How Could I be So Stupid
You may have sold your soul to the company store to bring in the hoped for “motherlode”. You may have gotten a stock tip on the chairlift from a Wall Street guru that started out hot, but quickly fizzled. You may have contributed to a charitable organization that you felt was going to use your money prudently, only to be severely disappointed. You may have made a big ticket purchase you didn’t need to impress people you didn’t like, with money you didn’t have and got that gnawing sense in your belly that it was a mistake.
People around us have failed and we have felt the impact. Maybe it was a boss who lost the business and put you out of work. A salesperson that sold you the “sure thing” that wasn’t. A family member’s decision negatively affected you. A spouse made some purchases you didn’t discuss and it has caused consternation between you.
There is a lot of guilt and shame around finances and it can keep us stuck in unhealthy patterns. In order to move forward with creating a healthy financial life, we need understand and embrace who we are.
Would it help to know that our brains are not wired to make wise financial choices consistently? Would it free you to know that humans have been making the same financial mistakes for centuries? Fear and greed, corticosterone and endorphins, our past, present and future selves continue to collide daily and play out in our decisions around work, investments, spending and giving in ways that may not always be in our best interest.
Remember the commercial “This is your brain” and “This is your brain on drugs”? The field of neuroeconomics is rapidly shedding light on how our brains work “on money”. How the reflexive and reflective components of our brains impact decision making. It is fascinating to understand how the amygdala – one of the brain’s centers for expressing fear reacts when the market takes a precipitous plunge. Our reaction is similar to being chased by a lion and we have the urge to flee or sell, sell, sell! The field of behavioral finance delves into how our brains affect our emotions and our behaviors around money. The biases that are inherent in our financial decision making include a loss aversion bias. Studies have found that financial losses are felt between two and two-and-a-half times as strongly as financial gains. It hurts twice as much to lose $100 than gaining $100. Loss aversion favors inaction over action and the status quo over possible alternatives. Therefore, when it comes time for us to act upon the gathered facts and analysis we have undertaken, unwarranted optimism and unreasonable risk aversion come into conflict. This bias can keep you stuck in a job you don’t like, stay in a home you can’t afford or hold on to a losing investment longer than you should.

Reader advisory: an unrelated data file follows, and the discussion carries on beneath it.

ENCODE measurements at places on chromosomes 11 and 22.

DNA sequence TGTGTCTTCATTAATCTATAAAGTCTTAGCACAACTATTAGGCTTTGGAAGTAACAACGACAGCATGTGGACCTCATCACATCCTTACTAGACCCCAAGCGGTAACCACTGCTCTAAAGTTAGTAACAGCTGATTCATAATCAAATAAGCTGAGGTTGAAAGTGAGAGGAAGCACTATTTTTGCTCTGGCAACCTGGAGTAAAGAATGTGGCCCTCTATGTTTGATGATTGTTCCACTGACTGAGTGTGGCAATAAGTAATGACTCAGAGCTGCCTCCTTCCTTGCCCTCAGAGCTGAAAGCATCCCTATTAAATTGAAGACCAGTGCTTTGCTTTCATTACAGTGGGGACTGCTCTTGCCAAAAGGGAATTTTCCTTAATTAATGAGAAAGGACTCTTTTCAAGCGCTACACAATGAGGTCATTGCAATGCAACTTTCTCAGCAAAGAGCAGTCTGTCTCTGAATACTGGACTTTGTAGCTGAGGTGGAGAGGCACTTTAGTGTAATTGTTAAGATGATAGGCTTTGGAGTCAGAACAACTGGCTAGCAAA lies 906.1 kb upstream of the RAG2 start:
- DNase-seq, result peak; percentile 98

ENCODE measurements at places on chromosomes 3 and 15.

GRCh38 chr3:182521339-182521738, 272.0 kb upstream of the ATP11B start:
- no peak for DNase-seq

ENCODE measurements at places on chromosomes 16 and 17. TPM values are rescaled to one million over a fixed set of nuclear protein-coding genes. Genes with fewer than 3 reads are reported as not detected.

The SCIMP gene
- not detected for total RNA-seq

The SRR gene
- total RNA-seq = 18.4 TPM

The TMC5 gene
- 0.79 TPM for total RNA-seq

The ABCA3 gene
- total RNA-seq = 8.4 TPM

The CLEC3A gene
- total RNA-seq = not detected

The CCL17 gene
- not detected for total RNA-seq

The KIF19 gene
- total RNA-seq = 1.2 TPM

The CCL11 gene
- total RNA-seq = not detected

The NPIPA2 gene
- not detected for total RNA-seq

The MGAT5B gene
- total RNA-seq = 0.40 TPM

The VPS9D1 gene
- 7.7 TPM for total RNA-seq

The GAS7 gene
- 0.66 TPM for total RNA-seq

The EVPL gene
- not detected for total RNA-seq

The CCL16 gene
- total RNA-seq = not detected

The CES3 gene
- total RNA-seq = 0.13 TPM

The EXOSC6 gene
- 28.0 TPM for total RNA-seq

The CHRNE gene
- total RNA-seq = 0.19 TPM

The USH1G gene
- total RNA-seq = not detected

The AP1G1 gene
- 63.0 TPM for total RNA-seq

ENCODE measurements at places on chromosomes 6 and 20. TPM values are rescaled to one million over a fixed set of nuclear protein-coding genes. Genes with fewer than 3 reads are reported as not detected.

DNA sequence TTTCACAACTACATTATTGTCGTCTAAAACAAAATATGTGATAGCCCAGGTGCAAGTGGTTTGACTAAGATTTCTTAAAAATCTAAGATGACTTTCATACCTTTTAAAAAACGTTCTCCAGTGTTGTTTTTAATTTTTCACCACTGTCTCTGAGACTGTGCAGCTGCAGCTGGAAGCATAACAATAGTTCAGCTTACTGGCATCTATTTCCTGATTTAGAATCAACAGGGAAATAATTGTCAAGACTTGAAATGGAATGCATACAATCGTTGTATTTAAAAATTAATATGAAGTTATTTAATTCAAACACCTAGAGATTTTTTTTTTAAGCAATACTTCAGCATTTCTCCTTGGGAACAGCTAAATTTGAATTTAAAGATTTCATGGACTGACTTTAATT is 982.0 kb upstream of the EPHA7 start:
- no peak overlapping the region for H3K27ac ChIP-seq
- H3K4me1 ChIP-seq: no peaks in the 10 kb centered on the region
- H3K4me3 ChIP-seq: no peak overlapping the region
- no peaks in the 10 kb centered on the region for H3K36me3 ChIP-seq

We can capitulate to our hard wired brains or we can recognize the complexities, take a deep breath and change the underpinnings of our decisions. Acknowledge that we make mistakes, let go of the guilt, learn from them and use our mental and emotional capacities along with technological advances to mitigate and manage what we do moving forward.
On December 4th, it was announced that Madoff victims will be getting a holiday treat as over 9.16 billion will be returned to his investors. While this only represents about 57% of the lost cash, it is something. What lessons were learned? Will this 9.16 billion be handled differently? Will recency bias, where people tend to give untenable weight to a recent event in making decisions, have these investors putting their money under the mattress? Will they combat that behavioral bias with good, solid exploration into the best way to invest given their values and goals?
Whatever financial decisions lie ahead for you, recognize that you are amazingly complex and acknowledge that you have limitations, but they are not unsurmountable. You can creatively and resourcefully do your money differently one day at a time.